Notes from Rob Bailey’s #StartupBD Keynote

10 Bizdev Hacks
Rob Bailey, CEO of DataSift

1 – Ride the wave
More fun than swimming
Think about underlying trends your company is riding (not creating)
Think about partnerships that can attach you to waves
(e.g. Datasift w/ Twitter, Twitter w/ iOS)

2 – Get to know your partners
What are their strategies?
Backchannel on where they’re going (birthday parties, events, meet ups)
Position yourself as helping them get to where you know they’re trying to go
(eg. Datasift finding Marketers will invest more the more they understand the channel. So Datasift spent time explaining twitter to CMOs)

3 – Ask a ton of questions
Know police interrogation techniques
Either to use them, or avoid them being used on you
(Hey your revenue’s around $10M right? gets you a lot better than “what’s your revenue?”)
Former usually gets you at least a “higher” or “lower”
Questions let you not reveal your position.
2-3x more questions asking than answering

4 – Use social to stalk, er, learn.
LInkedIn is great, but people are more guarded.
Everyone should have LInkedInPro (best is everyone who’s seen profile)
eg. Which VCs most interested? If 5 VCs had seen his profile, but were saying they weren’t that interested, that’s prob just negotiating tactic
eg. a VC of one of their competitors posting a pic of new office space
Follow your clients/competitors’ bosses on Twitter
Watch who’s tweeting AT a company, see their clients
Spikes in pos/neg sentiment
Hiring: Looked for BD people in SF with Klout score >= X
Jobvite posts – VCs like seeing you’re hiring
They’ve definitely used Instagram, twitter, Facebook for subtle

5 – Learn from smart engineers
Ask your smartest engineers who their smartest engineer friends are
“Jam sessions” with engineers, UI people on product have been “most productive hours of his life”
Helps to understand the tech side of business

6 – Hire an expensive law firm.
They have 2 law firms. “Honda” and “Rolls Royce”.
Almost always use Honda
NDAs, normal stuff.
Big deals, corp structures, limitation of liability, etc: Orrick
Difficult to agree on a term: Called Gunderson (his lawyer at the time) – who’s the best smartest person on X at the firm? 16 minutes in, he nailed it.
Use their awesome conference rooms if they’re in the city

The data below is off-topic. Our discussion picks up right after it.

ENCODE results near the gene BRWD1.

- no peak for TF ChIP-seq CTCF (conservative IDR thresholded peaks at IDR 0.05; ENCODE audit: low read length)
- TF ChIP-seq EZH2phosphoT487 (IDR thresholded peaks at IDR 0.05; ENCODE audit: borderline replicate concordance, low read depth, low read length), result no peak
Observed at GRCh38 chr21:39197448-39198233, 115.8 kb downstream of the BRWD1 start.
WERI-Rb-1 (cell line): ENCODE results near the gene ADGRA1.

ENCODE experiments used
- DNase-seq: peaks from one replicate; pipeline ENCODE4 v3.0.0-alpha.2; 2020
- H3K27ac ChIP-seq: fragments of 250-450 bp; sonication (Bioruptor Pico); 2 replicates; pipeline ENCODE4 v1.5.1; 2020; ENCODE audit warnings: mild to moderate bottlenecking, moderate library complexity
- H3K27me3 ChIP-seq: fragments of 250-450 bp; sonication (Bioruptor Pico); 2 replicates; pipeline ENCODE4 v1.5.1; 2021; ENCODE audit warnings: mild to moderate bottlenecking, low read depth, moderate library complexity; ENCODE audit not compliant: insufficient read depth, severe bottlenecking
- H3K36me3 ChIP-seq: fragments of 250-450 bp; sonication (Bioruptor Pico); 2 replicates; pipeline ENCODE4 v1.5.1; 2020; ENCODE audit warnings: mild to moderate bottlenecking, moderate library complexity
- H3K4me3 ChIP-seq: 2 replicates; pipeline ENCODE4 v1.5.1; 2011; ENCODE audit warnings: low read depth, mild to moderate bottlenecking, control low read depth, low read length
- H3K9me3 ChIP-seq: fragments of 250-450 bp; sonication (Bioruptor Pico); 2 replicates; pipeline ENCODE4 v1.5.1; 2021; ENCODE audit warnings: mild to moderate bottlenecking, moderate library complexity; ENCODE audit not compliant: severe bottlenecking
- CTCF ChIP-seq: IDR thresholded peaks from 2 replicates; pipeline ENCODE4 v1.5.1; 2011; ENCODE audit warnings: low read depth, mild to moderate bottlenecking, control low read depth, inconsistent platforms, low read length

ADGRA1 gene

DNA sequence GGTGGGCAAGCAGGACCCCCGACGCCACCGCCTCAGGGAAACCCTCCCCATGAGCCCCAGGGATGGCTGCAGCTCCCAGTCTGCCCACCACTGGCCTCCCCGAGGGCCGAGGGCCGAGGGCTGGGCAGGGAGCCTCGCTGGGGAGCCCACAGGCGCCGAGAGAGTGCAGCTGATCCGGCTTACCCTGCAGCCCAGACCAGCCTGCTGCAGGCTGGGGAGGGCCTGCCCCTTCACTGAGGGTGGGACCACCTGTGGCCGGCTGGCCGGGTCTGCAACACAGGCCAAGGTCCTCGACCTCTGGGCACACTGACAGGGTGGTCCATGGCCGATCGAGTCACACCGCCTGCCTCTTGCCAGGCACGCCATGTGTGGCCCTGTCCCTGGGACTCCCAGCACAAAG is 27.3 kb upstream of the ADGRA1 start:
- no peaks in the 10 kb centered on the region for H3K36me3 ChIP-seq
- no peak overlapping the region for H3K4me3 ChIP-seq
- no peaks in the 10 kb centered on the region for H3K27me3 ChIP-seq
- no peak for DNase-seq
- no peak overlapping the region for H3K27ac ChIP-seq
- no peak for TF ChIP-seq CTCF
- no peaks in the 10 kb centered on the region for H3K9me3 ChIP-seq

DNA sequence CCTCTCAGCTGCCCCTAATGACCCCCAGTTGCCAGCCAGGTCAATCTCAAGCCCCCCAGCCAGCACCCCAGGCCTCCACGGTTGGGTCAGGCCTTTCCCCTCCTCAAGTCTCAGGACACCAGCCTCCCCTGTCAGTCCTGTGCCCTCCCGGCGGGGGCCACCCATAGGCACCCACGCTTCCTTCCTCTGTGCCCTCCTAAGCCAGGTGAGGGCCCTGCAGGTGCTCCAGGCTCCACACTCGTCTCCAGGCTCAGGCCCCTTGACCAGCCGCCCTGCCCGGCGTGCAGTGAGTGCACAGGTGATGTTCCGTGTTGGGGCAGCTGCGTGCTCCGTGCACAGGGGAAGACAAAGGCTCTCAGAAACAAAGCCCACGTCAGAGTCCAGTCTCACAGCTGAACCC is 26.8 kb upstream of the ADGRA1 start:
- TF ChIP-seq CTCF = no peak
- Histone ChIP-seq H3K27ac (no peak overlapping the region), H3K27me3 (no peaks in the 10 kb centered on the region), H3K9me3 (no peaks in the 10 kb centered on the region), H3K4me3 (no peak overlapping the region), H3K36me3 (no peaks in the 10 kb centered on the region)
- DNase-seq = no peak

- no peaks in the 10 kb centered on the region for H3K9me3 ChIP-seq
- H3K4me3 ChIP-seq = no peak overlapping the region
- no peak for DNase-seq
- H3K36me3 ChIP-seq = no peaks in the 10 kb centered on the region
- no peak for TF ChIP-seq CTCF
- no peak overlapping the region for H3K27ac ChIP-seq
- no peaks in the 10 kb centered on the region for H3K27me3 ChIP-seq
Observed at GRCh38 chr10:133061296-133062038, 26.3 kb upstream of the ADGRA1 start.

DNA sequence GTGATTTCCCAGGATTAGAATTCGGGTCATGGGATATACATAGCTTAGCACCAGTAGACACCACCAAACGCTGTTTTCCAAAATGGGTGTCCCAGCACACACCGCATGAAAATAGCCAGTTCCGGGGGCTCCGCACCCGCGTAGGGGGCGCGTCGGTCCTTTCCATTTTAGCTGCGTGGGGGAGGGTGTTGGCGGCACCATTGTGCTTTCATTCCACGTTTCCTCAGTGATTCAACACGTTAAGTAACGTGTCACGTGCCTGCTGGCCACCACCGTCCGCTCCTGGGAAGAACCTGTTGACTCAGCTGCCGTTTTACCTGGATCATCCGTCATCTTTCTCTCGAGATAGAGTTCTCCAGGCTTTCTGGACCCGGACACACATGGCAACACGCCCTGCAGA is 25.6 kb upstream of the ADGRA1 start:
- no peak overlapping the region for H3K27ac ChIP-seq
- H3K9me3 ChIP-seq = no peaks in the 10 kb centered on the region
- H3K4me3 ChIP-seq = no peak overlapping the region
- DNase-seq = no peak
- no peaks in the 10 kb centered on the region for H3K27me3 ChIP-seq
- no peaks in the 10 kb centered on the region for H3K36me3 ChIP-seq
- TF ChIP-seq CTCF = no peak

In general – think about side things you can get out of your vendors

7 – Find unconventional ways to open doors.
Twitter is in its quiet period pre-IPO
He posted big blog post about importance of twitter IPO
Timing worked out such that media asked him for quotes and such
Twitter really appreciated it, even though they couldn’t have asked them.
Twitter competitors called him up to talk about what Twitter was doing.
Basically just take advantage of every angle

8 – Get everyone pulling for your deals
Eng, product, legal, office manager, everyone should know why you’re doing it
eg. Eng planning before deal, not after.
Engineers could also get drinks with other engineers, end up finding out useful info
Like how interested they are, what aspects are important, what’s feasible technically

9 – Look at every BD deal for M&A possibilities
Urban Airship deal with SimpleGeo came out of nowhere
Big company M&A can take years to build relationships

10 – Have fun!
Think it’s stupid and obvious
But you work really long hours
Remember you’re doing what you love, working with really smart people


Q: Any companies that seemed like competitors but ended up doing frenemy/coopetition deals?
Factual – started out competing on places DB, ended up convincing execs that building their own places DB was bad idea.
Talked with their BD guy, met Elad Gil at a conference randomly, that’s what ended up working.

Q: How do you decide deal terms?
Align incentives
Look at similar deals elsewhere?
“fair is where you end up”
Start with what you think will be representative, rebalance as you go to represent value being exchanged

Q: Reaching out?
Host or go to events, hackathons
Blog posts
“I want these 30 companies to call me. What do they want to hear about?”
Webinars (e.g. with Guy Kawasaki who was one of their investors, or other big name you’re connected with)
Never cold calls.
Sometimes a big company in their space closes massive investment round, they might send a whiskey bottle and say we should talk. But it would come from CEO, not a sales guy.

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